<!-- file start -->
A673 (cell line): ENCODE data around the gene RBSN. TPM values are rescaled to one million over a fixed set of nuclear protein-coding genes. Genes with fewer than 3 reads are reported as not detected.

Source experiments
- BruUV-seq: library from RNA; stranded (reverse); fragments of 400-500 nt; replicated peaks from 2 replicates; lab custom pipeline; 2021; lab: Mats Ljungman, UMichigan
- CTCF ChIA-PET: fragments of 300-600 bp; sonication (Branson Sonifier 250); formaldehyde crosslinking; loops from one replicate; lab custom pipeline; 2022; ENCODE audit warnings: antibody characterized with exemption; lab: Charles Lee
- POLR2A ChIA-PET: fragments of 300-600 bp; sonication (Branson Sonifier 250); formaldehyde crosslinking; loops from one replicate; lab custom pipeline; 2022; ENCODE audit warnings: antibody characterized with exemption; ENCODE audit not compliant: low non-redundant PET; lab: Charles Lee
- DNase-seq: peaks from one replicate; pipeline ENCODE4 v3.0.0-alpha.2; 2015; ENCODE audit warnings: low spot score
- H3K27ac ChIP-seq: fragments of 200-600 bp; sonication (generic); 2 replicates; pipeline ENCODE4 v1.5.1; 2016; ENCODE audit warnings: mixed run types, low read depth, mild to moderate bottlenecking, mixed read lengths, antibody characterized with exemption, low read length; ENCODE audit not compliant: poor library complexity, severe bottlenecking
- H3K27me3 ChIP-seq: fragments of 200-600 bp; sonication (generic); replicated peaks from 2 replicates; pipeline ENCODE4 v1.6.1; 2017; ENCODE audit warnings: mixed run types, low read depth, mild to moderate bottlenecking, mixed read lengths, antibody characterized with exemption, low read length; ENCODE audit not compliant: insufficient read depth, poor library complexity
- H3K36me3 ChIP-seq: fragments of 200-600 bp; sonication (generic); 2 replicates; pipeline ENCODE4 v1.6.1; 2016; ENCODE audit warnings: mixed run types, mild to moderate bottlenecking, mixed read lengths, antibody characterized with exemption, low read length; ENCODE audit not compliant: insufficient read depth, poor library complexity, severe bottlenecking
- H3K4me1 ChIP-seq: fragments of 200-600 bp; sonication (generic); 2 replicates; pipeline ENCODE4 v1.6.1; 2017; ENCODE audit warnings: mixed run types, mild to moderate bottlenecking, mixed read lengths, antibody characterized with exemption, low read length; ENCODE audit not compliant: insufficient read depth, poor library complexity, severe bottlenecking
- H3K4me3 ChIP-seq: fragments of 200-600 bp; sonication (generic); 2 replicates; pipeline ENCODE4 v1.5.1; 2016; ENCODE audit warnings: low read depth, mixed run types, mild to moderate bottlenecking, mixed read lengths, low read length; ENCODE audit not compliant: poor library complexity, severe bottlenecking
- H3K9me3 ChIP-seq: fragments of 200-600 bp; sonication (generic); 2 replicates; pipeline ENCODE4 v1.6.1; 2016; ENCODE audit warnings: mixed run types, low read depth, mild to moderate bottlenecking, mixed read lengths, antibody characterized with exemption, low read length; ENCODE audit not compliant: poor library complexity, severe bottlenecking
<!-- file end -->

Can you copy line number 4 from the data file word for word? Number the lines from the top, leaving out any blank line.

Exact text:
- CTCF ChIA-PET: fragments of 300-600 bp; sonication (Branson Sonifier 250); formaldehyde crosslinking; loops from one replicate; lab custom pipeline; 2022; ENCODE audit warnings: antibody characterized with exemption; lab: Charles Lee